Updated: Apr 29, 2019
Fear is an integral part of any long trail that I have ever walked, and I’d like to believe that anyone who tells you that this wasn’t the case for them as well is telling a lie. It can go by a different name like anxiety, trepidation, uncertainty, excitement, or hesitation, but it’s all a manifestation of fear in some form or another.
I was more afraid in the past, and I don’t think that’s by coincidence. I’ve gone through long miles trying to understand the nature of fear, or even what fear is to begin with, and in moments of enlightenment I feel like I’ve come close to wrapping my head around it. But I’ve never managed to make it to the core. The glimpses gave me a peek into understanding though.
It has to be related somehow to a lack of understanding. The less we know, the more we fear, and by contrast, the better something is understood, the less that feeling of fear permeates into our being. When I think back to the petrifying fear of the dark that I had as a child, I can still remember walking down into my grandparents’ basement where the light switch was at the bottom of the stairs. To get there I had to walk in the darkness into a room that could have held any sort of monster that was waiting to grab me. Even when I was old enough to know that no such monster existed in this world, it still scared me to walk down those stairs without being able to see down there. Intellectually I knew what I’d find when I turned on the light—it was always the same, empty basement with a pool table and scattered boxes—but not having visual proof left me so afraid that even today, twenty-five years later, I can remember how awful an experience it was to have to go down there. The light gave me answers though, and as I’ve walked the miles that are behind me now, I feel like the trail is less unknown than it used to be.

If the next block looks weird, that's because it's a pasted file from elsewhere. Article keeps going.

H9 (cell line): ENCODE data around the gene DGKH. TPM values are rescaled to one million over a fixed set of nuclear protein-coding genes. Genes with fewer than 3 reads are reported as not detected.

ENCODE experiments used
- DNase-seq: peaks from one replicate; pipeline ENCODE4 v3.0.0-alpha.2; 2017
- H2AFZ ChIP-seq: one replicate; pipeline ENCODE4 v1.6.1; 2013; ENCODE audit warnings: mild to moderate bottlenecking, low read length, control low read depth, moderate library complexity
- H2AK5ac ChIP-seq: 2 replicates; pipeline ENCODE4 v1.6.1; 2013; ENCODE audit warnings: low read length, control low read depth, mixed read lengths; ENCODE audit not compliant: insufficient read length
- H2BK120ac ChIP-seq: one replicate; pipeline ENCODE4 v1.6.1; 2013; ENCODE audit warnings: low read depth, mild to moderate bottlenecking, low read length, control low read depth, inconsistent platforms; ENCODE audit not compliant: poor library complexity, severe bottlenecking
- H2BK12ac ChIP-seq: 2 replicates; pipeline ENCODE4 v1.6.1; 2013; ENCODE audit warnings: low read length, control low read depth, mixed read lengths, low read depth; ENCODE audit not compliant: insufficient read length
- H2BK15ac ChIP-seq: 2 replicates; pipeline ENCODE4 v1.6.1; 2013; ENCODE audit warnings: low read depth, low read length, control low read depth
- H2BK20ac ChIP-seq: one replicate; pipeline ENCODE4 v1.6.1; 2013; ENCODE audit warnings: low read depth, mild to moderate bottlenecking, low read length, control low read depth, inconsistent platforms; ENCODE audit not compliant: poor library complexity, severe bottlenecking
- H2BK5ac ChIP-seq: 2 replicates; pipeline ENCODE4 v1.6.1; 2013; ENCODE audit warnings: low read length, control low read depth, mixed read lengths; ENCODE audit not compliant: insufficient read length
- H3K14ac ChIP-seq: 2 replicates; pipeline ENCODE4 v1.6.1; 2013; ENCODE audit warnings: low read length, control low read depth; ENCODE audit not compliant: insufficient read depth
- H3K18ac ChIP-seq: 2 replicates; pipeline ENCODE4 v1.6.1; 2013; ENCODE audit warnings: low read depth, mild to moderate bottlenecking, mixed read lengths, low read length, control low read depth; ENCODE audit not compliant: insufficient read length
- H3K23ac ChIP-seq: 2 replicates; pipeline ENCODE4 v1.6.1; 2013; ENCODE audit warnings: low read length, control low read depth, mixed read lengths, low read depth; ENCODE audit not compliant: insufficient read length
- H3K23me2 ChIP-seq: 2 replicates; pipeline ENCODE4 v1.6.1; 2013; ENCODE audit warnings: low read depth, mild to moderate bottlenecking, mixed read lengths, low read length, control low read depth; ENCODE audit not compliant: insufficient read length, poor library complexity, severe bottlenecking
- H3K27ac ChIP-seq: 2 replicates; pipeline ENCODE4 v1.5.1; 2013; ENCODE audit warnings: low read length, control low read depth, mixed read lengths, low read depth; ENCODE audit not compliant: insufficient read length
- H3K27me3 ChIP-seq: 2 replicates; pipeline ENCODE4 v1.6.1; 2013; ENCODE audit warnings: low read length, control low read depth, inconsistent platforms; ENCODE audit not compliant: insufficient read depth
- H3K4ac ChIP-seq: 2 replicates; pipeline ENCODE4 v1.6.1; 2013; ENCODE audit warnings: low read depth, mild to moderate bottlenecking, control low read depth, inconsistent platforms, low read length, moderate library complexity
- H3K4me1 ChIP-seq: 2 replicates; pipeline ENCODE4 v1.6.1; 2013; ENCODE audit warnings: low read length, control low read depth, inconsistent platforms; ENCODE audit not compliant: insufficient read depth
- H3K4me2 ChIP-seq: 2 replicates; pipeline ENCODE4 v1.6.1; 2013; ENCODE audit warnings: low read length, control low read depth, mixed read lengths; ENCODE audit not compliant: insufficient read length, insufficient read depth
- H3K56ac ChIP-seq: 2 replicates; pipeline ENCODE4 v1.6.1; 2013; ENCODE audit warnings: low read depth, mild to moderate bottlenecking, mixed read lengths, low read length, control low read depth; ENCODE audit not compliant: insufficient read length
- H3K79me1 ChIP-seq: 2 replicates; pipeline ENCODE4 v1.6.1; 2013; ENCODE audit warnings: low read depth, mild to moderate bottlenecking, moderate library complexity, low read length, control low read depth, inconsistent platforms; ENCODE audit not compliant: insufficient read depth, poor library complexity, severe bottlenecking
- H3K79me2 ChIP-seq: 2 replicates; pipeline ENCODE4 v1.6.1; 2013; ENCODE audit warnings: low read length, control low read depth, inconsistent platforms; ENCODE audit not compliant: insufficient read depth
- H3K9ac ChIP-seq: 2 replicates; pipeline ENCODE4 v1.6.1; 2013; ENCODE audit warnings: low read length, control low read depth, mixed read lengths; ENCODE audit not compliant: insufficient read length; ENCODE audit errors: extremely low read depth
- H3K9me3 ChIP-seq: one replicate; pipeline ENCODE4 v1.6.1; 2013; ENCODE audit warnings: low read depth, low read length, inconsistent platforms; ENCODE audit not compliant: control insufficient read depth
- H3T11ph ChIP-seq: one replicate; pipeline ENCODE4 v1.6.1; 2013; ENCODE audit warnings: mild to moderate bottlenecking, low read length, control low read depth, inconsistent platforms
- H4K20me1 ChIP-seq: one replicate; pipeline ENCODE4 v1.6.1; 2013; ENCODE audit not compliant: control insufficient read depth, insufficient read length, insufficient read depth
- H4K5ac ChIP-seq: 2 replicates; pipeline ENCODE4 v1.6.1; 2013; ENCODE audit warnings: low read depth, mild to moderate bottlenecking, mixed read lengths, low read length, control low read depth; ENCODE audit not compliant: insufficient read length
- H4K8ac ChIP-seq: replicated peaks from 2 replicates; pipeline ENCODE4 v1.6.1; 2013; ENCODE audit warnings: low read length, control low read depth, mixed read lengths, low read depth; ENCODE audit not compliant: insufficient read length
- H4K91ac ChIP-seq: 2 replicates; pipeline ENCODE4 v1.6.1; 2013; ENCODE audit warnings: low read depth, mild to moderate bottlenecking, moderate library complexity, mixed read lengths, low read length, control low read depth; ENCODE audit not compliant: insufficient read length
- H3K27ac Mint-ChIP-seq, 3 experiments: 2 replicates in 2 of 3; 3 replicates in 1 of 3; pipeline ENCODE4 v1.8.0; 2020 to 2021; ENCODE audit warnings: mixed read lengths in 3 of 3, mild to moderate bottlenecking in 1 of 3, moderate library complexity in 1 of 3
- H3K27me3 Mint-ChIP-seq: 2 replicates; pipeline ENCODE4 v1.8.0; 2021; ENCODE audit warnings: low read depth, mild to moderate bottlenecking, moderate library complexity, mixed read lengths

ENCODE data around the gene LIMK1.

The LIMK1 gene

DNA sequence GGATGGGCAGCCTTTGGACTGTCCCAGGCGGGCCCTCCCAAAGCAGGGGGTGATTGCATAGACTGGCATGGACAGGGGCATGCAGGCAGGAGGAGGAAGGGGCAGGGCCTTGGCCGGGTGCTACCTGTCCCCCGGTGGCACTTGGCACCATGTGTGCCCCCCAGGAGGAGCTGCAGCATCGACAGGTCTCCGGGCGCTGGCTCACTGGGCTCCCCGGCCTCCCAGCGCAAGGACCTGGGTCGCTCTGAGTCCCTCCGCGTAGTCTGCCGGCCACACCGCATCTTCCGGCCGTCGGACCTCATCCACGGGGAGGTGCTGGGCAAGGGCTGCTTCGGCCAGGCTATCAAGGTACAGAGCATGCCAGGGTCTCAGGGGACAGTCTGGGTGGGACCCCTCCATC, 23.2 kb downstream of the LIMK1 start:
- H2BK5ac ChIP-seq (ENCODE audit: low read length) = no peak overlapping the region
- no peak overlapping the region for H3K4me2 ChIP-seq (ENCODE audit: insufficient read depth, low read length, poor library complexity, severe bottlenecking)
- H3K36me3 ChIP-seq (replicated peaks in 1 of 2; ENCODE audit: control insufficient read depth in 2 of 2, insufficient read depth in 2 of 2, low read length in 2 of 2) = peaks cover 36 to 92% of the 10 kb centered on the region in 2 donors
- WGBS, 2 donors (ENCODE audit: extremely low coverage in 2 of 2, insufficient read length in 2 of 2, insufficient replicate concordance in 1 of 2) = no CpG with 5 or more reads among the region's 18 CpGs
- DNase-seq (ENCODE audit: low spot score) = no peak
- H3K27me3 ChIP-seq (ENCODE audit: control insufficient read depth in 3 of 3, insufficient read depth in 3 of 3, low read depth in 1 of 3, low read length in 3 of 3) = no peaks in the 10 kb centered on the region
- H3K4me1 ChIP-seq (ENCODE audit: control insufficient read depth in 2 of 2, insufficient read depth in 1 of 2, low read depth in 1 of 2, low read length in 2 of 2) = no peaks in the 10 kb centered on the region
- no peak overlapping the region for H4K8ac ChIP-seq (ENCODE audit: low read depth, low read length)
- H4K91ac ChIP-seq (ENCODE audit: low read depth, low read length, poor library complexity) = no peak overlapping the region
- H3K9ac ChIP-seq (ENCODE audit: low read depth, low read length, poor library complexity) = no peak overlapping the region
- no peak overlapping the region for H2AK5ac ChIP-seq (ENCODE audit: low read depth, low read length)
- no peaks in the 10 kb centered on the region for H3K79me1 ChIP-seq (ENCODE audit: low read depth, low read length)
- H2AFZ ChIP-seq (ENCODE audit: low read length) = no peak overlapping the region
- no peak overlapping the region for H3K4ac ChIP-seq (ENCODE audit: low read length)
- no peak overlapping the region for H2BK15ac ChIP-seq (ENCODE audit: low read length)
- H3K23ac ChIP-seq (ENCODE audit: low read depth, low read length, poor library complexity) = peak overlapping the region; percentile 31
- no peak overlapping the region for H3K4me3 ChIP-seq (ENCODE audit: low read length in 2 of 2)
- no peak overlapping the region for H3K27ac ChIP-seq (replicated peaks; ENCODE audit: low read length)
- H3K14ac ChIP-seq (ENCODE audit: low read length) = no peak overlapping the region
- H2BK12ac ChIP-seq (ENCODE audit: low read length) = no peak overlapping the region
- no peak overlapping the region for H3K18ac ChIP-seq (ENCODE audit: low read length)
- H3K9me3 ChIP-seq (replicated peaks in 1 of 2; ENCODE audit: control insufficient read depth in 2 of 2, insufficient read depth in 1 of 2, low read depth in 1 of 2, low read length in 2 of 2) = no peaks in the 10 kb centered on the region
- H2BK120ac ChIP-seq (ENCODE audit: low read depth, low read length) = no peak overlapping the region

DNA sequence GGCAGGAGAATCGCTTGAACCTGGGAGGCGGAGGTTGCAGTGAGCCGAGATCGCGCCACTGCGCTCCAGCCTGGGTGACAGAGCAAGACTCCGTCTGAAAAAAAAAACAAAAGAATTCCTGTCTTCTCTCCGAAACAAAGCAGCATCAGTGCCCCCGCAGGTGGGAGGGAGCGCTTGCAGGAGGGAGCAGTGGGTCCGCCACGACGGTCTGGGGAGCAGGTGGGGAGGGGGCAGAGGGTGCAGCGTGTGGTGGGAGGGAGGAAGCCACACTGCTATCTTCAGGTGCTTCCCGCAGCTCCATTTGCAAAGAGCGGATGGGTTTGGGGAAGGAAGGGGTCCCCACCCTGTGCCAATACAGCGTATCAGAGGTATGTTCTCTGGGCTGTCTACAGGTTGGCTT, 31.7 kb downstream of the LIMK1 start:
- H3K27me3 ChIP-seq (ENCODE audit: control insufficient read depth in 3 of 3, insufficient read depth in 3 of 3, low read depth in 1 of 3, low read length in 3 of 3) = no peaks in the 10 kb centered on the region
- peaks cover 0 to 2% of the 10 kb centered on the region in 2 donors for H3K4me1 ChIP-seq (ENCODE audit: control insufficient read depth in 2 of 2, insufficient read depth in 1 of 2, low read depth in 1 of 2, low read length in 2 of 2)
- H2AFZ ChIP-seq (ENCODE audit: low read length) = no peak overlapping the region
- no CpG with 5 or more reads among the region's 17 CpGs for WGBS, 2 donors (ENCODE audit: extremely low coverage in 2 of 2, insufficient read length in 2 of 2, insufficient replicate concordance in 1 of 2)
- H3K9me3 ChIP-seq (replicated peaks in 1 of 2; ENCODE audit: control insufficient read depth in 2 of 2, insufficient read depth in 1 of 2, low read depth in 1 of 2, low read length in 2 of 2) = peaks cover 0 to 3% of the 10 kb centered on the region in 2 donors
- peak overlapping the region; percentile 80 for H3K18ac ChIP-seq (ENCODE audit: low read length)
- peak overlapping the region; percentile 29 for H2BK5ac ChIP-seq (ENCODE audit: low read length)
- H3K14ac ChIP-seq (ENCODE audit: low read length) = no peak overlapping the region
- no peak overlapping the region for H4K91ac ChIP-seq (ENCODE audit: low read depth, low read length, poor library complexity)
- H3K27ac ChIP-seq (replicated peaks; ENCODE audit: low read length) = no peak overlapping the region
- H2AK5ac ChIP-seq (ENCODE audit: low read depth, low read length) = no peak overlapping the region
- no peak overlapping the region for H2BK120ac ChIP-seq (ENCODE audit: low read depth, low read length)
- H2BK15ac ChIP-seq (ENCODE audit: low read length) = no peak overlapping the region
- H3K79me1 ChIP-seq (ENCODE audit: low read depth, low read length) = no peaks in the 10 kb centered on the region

I wasn’t afraid of my first thru hike, the Arizona Trail in the same way that I was afraid of the darkness of my grandparents’ basement. But “fear” is still the right word for the feelings that I had going into that hike. I was afraid that I was getting in over my head. I couldn’t put my finger on what it would be that might stop me from walking the 800 miles from Mexico to Utah, but there were so many unknowns that it left me scared. There was no thing that I was scared of; rather, it was the not knowing that made me afraid.
Then I felt those same feelings again going into the Pacific Crest Trail, because although I had been through a long walk before and I had accomplished walking the Arizona Trail in the years prior, the PCT was so much longer that I felt like it had to have some other challenges that I couldn’t yet comprehend. I wasn’t sure what to be afraid of, but there had to be something, and so I feared this unknown thing—that same unknown thing that I knew wasn’t in the basement of my grandparents’ home, but that I still couldn’t get over fearing.
With the PCT behind me however, the Colorado Trail felt different. I wasn’t afraid in the same way, but then again, the fear that I felt going into the Pacific Crest Trail wasn’t quite the same as the fear that I had going into the Arizona Trail before it. Every one of these experiences gave me a different kind of hesitation and uncertainty.
It wasn’t as overwhelming when I looked towards Colorado though. I had seen longer miles before the Colorado Trail. I had walked through taller mountains and hotter deserts, and for all practical purposes, I had seen the challenges that I’d find on the Colorado Trail before.
Years had passed though. Maybe there was something that had changed in me since I finished the Pacific Crest Trail and I was no longer as strong as I used to be. What if I went into the Colorado Trail without any fear only to find it harder than I remembered? What if I couldn’t do it after all? What if the nights were too cold? What if wildfires turned me away? What if I forgot some critical piece of equipment? What if I injured myself out there? What if I couldn’t find water? What if I ran out of food?
In a way, I think that a thru hike would be easier if I didn’t have to watch it approaching. If somehow, I could just find myself at the trailhead one day, and from there just begin walking north, then the fear would never have to build and I could just enjoy every moment of it, from beginning to end. But that would be nothing more than a fantasy scenario. And at the same time that I dream of such a world where anxiety and trepidation aren’t a part of big experiences like the trail, I wouldn’t really want to wish them away even if I could. Because despite the natural desire to want to wish away the hard parts of life, like the fear of a trail that I’ve felt ever since that first one, there’s a part of that fear that makes the experience all the more desirable.
Without challenge, I don’t know that it would draw me in like it does.